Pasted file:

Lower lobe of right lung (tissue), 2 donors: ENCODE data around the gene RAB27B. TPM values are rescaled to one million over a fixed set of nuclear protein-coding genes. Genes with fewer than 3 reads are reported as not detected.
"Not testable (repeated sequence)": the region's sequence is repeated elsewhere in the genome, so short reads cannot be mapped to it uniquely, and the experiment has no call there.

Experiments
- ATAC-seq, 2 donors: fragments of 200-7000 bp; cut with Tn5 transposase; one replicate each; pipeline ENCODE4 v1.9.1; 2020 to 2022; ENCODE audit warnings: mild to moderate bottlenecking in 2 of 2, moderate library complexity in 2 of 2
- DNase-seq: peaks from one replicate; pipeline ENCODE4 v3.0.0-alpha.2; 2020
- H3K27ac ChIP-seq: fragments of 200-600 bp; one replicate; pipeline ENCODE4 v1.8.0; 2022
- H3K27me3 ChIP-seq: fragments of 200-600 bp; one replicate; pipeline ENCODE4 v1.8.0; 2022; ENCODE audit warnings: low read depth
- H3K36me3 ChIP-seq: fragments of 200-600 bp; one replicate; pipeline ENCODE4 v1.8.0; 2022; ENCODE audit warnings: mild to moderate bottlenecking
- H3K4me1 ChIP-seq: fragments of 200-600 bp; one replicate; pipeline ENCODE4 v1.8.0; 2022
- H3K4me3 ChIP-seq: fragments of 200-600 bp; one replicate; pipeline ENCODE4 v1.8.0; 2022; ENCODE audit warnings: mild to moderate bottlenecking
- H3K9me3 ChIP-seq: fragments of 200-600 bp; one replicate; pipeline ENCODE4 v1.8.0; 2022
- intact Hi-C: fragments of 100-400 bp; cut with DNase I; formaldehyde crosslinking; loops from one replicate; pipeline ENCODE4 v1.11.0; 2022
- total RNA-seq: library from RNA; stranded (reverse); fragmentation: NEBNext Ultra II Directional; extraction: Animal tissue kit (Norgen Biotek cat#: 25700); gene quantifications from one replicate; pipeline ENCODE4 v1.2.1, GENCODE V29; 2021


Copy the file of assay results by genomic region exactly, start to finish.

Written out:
Lower lobe of right lung (tissue), 2 donors: ENCODE data around the gene RAB27B. TPM values are rescaled to one million over a fixed set of nuclear protein-coding genes. Genes with fewer than 3 reads are reported as not detected.
"Not testable (repeated sequence)": the region's sequence is repeated elsewhere in the genome, so short reads cannot be mapped to it uniquely, and the experiment has no call there.

Experiments
- ATAC-seq, 2 donors: fragments of 200-7000 bp; cut with Tn5 transposase; one replicate each; pipeline ENCODE4 v1.9.1; 2020 to 2022; ENCODE audit warnings: mild to moderate bottlenecking in 2 of 2, moderate library complexity in 2 of 2
- DNase-seq: peaks from one replicate; pipeline ENCODE4 v3.0.0-alpha.2; 2020
- H3K27ac ChIP-seq: fragments of 200-600 bp; one replicate; pipeline ENCODE4 v1.8.0; 2022
- H3K27me3 ChIP-seq: fragments of 200-600 bp; one replicate; pipeline ENCODE4 v1.8.0; 2022; ENCODE audit warnings: low read depth
- H3K36me3 ChIP-seq: fragments of 200-600 bp; one replicate; pipeline ENCODE4 v1.8.0; 2022; ENCODE audit warnings: mild to moderate bottlenecking
- H3K4me1 ChIP-seq: fragments of 200-600 bp; one replicate; pipeline ENCODE4 v1.8.0; 2022
- H3K4me3 ChIP-seq: fragments of 200-600 bp; one replicate; pipeline ENCODE4 v1.8.0; 2022; ENCODE audit warnings: mild to moderate bottlenecking
- H3K9me3 ChIP-seq: fragments of 200-600 bp; one replicate; pipeline ENCODE4 v1.8.0; 2022
- intact Hi-C: fragments of 100-400 bp; cut with DNase I; formaldehyde crosslinking; loops from one replicate; pipeline ENCODE4 v1.11.0; 2022
- total RNA-seq: library from RNA; stranded (reverse); fragmentation: NEBNext Ultra II Directional; extraction: Animal tissue kit (Norgen Biotek cat#: 25700); gene quantifications from one replicate; pipeline ENCODE4 v1.2.1, GENCODE V29; 2021